THE SOUND OF BLUE COLLAR DETROIT
How did Rock and Roll serve as an expressive tool for the working-class youth of Detroit?
Like a stout heart within the city is Detroit industry, the vital pulse beat of technology and resources, which has put the world on wheels. Detroit’s strategic location, its reservoir of know-how, its ability to deliver manpower, places it in the vanguard of choice spots in which to build, manufacture, and expand.
-- Promotional film for the city of Detroit, 1965
They were down river boys. They were guys who lived in the disused parts of Detroit, the industrial parts. And really, when you grew up in Detroit in those areas, you had one of two ways to go. College wasn’t the option. It was usually, were you gonna work the [assembly] line, or were you gonna work in a tool and die shop, and how many fingers were you gonna lose by the end of your career?
– Musician David Was on the band MC5
Few places represented the prosperity of the postwar United States and the allure of the American dream better than Detroit in the 1950s and early 60s. Home of the thriving American auto industry, Detroit and its legendary assembly lines reflected the nation’s command of industry and its international economic dominance. But for many of the thousands of young people growing up in Detroit’s blue-collar neighborhoods, the city was less about progress and prosperity than the prospect of a life with few options beyond the monotony of a factory job.
As happened in so many other contexts, the young people of Detroit in the postwar era turned to music to express their frustrations and to challenge society’s expectations for them. Bands such as MC5 and the Stooges eschewed the feel-good music long associated with Detroit through the success of Motown, producing instead a hard-edged, proto-Punk sound that managed to address both the limitations of working-class life and the general frustrations of youth.
Video pages: The Stooges - 1969 (1969) | BBC's Motor City's Burning - MC5 | BBC's Motor City's Burning - The Stooges | Detroit: City on the Move (1965) | Sammy Davis Jr. - Hello, Detroit (1984) | MC5 - High School (1970)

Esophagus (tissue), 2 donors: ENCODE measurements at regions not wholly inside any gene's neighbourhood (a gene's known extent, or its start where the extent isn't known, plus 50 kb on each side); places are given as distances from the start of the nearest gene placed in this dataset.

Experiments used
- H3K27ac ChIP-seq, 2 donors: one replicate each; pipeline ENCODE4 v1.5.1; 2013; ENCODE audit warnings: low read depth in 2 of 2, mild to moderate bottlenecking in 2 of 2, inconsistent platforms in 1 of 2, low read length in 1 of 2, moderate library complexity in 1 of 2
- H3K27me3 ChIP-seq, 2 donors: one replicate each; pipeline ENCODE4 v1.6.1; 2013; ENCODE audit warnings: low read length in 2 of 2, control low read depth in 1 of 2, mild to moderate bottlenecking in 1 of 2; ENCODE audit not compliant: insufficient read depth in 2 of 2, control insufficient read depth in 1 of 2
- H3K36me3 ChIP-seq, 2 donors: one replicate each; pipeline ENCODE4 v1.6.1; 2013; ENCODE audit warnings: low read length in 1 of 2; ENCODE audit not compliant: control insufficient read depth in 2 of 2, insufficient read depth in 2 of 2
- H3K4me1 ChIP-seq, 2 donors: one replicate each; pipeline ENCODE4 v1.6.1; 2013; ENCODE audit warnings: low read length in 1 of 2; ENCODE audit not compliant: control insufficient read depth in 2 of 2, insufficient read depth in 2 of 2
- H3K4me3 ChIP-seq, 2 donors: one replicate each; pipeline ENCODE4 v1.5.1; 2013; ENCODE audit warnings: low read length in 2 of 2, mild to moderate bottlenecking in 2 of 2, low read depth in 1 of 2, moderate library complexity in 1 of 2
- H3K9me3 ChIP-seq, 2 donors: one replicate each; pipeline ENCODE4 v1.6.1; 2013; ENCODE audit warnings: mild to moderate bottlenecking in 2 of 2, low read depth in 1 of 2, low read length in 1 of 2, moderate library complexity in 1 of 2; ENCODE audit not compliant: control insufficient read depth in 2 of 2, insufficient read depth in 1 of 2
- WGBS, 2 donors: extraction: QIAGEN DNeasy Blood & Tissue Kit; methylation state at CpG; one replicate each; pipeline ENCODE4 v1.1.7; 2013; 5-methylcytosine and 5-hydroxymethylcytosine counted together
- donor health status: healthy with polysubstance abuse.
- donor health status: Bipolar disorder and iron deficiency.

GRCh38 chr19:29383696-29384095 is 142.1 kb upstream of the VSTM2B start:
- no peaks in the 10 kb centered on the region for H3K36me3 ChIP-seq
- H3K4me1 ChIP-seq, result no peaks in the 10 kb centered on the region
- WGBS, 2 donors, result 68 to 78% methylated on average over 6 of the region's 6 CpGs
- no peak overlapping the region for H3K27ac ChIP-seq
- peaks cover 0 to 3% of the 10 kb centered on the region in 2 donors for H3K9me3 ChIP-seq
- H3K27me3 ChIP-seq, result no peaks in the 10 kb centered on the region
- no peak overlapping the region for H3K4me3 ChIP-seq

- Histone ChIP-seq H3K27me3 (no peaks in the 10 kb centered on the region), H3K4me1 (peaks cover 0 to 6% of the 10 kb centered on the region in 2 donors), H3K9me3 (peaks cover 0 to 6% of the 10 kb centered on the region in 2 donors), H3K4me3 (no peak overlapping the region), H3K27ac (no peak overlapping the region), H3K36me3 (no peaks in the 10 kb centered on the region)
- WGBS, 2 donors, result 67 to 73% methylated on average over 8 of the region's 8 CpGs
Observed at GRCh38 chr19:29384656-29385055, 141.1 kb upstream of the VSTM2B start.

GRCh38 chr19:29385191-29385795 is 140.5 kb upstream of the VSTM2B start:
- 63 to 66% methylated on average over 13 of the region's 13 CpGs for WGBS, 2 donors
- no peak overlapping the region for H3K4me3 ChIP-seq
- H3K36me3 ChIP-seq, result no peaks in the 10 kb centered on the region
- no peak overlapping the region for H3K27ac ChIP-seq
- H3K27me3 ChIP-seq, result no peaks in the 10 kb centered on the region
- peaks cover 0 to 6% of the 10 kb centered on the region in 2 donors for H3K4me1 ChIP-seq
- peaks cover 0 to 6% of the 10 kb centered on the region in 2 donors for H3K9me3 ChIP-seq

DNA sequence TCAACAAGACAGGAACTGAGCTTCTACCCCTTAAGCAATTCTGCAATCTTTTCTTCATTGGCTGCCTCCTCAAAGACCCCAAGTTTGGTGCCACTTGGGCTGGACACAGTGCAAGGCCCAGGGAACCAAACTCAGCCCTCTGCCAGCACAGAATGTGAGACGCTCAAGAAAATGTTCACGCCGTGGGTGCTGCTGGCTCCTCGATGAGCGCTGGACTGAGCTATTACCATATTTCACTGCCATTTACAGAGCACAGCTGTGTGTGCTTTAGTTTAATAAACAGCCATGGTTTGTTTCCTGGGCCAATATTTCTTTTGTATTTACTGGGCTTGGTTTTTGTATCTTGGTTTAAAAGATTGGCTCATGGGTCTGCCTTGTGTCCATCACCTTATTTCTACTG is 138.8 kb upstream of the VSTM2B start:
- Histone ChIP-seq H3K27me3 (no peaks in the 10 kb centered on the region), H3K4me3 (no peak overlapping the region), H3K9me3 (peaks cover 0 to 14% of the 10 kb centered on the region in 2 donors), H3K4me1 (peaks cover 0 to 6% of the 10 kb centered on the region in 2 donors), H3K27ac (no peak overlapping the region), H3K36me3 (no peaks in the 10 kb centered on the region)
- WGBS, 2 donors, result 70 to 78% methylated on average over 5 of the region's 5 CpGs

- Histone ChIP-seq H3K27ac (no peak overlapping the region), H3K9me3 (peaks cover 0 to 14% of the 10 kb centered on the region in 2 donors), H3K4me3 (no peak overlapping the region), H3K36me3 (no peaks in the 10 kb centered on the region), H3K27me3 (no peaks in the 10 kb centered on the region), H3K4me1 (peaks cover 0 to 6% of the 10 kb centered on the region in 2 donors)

Upon completion of this lesson, students will:
1. Play the short clip from the 1965 promotional video about the city of Detroit and discuss:
2. Play the short clip of the 1984 song “Hello, Detroit,” by Sammy Davis Jr., and discuss:
3. Display the graph of employment in the automotive industry in the Detroit area and discuss:
4. Play the first short clip from the 2008 BBC documentary Motor City's Burning: Detroit from Motown to the Stooges and discuss:
5. Play the second short clip from the documentary Motor City's Burning, of the Stooges’ Iggy Pop explaining his musical influences, and discuss:
Discuss with the class as a whole:
College and Career Readiness Reading Anchor Standards for Grades 6-12 for Literature and Informational Text
College and Career Readiness Writing Anchor Standards for Grades 6-12 in English Language Arts and Literacy in History/Social Studies, Science and Technical Subjects
College and Career Readiness Anchor Standards for Speaking and Listening for Grades 6-12
Core Music Standard: Responding
Select: Choose music appropriate for a specific purpose or context.
Analyze: Analyze how the structure and context of varied musical works inform the response.
Interpret: Support interpretations of musical works that reflect creators' and/or performers' expressive intent.
Evaluate: Support evaluations of musical works and performances based on analysis, interpretation, and established criteria.
Core Music Standard: Connecting
Connecting 11: Relate musical ideas and works to varied contexts and daily life to deepen understanding.